MADRID – The Spanish government has set up a special task force to repay the more than one million fines. These were issued to citizens during the coronavirus first alert. In addition, pending cases will be cancelled, sources told the Spanish news site Europa Press.
Following the Spanish Constitutional Court’s ruling – which declared the first alert unconstitutional, the government has set up a special team to refund and cancel the fines issued during the first lockdown. A special system is being set up for citizens to open a bank account for the transaction. A ruling on the second alert has yet to be made.
Apart from the tax authorities, representatives of the government, the Ministries of Economy, Finance and Territorial Policy are also involved. All autonomous regions have provided (sub) delegations. But with the exception of Catalonia and the Basque Country, as they have transferred their competence in this area. The Basque Vice-President and also Minister of Security, Josu Erkoreka, announced a transfer in October.
More than one million fines
On 14 March 2020, a royal decree declared Spain in a state of alert. State security forces and the corps, regional and local police were given the power to punish citizens who did not comply with the quarantine obligation. However, last July the Constitutional Court declared this measure unconstitutional.
According to data released by the Interior Ministry in March, 1,142,127 fines were issued across Spain during the first alert. This alert lasted from March 14 to June 21. And at least 220,296 in the second alert, from October 26 to May. This data was released a year after the first alert was declared.
The Ministry of Territorial Policy and Public Function updated the figure in May when it reported that government delegations and sub-delegations had already resolved 172,482 cases with penalties, 50.1% of the total. These are sanctions imposed by the national police, the Guardia Civil and regional and local bodies. The Citizens’ Safety Act and the stricter house arrest and fine provisions derived from it were known as la ley mordaza (the ‘gag law’).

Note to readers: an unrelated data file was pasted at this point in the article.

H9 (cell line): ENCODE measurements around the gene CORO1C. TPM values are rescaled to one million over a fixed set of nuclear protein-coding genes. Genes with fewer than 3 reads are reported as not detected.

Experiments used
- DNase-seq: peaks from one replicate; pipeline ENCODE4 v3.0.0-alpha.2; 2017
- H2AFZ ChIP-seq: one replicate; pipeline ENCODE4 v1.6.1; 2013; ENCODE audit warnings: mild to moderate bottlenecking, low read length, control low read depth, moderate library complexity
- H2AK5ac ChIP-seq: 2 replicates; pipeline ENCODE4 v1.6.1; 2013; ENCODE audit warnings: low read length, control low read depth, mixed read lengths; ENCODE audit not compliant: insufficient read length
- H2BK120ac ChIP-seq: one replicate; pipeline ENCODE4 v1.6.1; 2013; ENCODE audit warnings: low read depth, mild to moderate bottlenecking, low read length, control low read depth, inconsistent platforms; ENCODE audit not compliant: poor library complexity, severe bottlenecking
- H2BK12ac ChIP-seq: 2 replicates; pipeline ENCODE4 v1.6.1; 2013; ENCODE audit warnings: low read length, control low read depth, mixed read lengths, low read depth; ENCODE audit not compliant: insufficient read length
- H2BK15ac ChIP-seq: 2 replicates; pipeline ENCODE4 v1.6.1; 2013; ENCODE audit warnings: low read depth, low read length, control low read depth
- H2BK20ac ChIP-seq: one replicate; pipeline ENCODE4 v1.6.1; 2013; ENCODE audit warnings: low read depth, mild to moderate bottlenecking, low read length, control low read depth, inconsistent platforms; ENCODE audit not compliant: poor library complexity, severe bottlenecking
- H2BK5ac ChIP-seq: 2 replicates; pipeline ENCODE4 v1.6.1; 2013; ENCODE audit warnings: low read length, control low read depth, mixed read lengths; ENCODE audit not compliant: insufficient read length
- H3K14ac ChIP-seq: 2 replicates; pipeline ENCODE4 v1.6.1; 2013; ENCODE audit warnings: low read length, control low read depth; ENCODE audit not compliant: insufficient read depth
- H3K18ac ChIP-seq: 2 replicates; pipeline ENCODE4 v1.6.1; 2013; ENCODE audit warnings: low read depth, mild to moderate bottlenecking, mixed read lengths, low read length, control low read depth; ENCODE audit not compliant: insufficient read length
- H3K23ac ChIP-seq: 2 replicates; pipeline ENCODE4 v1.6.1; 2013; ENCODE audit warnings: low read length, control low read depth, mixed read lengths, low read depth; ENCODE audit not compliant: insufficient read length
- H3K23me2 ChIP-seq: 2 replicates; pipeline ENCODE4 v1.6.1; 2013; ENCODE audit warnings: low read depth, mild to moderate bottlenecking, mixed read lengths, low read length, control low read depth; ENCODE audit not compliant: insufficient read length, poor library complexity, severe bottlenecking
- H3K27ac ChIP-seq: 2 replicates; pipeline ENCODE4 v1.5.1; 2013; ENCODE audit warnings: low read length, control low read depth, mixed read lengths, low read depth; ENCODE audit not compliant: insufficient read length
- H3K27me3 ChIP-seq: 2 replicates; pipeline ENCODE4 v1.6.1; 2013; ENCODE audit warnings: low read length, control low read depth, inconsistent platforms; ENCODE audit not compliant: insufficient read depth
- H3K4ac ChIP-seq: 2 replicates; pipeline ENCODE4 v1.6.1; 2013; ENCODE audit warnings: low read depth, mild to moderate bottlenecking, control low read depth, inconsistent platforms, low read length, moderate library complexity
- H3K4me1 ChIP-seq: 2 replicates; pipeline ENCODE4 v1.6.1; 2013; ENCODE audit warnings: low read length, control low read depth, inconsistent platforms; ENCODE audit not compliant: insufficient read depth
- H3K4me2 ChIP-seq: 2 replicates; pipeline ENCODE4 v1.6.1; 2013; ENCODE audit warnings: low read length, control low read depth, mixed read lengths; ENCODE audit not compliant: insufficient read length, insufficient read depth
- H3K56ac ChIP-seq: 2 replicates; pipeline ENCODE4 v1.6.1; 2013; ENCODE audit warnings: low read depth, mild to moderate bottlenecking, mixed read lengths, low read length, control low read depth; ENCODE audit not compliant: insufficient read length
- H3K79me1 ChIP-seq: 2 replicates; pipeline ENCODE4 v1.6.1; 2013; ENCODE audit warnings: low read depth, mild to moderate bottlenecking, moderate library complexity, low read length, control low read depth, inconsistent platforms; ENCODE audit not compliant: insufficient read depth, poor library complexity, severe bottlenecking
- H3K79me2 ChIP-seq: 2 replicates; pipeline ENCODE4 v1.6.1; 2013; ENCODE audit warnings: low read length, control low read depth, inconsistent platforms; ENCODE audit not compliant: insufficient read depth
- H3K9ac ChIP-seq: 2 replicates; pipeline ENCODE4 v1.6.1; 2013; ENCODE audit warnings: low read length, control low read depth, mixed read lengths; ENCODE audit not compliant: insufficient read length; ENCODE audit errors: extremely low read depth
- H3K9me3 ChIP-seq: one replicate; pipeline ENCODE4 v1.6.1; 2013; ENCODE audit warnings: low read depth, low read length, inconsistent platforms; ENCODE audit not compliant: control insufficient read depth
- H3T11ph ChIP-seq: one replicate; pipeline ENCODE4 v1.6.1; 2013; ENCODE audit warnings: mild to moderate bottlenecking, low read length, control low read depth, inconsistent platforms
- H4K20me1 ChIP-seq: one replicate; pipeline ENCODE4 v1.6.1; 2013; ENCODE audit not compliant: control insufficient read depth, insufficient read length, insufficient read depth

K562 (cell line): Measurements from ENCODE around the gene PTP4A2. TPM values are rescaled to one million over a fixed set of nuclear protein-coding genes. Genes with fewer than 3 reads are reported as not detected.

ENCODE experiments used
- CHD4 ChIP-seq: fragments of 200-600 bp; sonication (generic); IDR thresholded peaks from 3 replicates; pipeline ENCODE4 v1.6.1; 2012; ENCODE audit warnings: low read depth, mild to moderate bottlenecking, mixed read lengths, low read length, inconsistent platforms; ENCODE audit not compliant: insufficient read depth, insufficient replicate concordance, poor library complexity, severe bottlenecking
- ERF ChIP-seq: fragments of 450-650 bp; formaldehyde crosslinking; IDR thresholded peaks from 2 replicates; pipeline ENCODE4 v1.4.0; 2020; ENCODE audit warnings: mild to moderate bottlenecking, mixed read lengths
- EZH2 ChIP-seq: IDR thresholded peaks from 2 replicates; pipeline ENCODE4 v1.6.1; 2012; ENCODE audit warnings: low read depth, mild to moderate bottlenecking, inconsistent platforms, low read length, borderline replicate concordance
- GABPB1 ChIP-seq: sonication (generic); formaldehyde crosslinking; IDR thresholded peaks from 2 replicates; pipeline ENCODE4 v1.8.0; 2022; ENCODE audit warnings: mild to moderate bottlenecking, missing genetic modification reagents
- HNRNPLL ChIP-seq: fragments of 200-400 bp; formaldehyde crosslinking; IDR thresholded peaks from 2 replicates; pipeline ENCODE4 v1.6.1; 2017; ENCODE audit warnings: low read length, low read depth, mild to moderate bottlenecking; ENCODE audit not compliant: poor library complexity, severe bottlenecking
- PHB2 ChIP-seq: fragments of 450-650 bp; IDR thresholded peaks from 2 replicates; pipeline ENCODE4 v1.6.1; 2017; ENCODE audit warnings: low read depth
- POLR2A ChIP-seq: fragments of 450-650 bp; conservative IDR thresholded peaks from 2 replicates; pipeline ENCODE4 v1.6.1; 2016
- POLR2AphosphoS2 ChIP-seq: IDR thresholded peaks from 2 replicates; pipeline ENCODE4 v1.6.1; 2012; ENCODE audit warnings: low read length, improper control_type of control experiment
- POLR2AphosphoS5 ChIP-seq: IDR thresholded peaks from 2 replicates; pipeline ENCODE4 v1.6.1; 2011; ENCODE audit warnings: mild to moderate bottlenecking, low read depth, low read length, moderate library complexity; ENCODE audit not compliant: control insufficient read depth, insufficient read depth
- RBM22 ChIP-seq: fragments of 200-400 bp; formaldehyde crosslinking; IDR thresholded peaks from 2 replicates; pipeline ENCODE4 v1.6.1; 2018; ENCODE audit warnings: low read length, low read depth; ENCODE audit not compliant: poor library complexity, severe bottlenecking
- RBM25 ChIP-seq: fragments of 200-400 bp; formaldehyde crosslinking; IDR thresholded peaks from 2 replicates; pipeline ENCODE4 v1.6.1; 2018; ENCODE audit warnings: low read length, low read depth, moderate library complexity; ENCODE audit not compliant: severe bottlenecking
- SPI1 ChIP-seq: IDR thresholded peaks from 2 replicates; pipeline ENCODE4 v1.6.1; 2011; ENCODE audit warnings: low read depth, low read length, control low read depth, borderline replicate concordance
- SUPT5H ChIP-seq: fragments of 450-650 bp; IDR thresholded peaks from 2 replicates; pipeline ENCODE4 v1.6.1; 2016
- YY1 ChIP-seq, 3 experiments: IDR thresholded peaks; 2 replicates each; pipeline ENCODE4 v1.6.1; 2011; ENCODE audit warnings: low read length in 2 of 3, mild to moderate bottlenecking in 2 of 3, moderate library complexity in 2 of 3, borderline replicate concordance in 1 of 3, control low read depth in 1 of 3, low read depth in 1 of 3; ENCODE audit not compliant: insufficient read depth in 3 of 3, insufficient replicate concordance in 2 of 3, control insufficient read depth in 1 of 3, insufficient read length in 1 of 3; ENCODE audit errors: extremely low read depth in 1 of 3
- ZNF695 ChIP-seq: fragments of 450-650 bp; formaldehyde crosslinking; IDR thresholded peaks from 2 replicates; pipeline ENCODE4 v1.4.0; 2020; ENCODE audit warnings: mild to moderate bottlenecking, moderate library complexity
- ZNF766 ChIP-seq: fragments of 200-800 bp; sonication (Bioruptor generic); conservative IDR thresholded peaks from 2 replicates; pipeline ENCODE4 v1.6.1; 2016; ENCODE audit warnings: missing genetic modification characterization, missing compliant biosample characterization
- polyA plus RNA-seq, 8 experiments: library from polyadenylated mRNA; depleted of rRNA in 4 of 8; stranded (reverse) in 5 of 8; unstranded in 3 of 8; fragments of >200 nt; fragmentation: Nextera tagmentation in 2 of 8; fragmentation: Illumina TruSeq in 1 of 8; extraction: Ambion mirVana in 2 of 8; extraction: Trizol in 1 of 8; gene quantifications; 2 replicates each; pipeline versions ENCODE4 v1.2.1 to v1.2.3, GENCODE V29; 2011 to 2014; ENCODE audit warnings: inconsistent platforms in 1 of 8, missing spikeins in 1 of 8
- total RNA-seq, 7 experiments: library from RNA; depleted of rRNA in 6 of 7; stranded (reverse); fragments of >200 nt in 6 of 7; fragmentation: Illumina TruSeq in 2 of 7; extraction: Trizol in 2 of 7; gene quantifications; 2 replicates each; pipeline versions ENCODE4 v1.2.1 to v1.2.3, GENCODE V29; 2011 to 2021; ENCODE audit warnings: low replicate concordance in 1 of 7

Almost half a million requests
Of the 481,969 requests for repayment of fines processed, 172,482 did result in a sanction, 87,826 were transferred to other (regional and local) authorities. 54,193 cases are still under investigation and 11,206 applications have been closed. For the remaining 156,262 cases, the conclusion was that, given the facts, it was ‘not appropriate to initiate sanction proceedings for various reasons’.
Andalucia (195,986) and Madrid (184,517) were the autonomous communities with the most refund requests between 14 March and 21 June. Ceuta and Melilla had the lowest figures, with 9,472 and 4,199 requests respectively.
To cope with the large number of cases and the “disproportionate workload”, the Ministry of Territorial Policy announced in May that it would launch a programme to speed up the formal handling of fines. 235 staff members were tasked with determining whether or not to initiate the sanction procedure, taking into account the facts.
Read more about the Constitutional Court annulment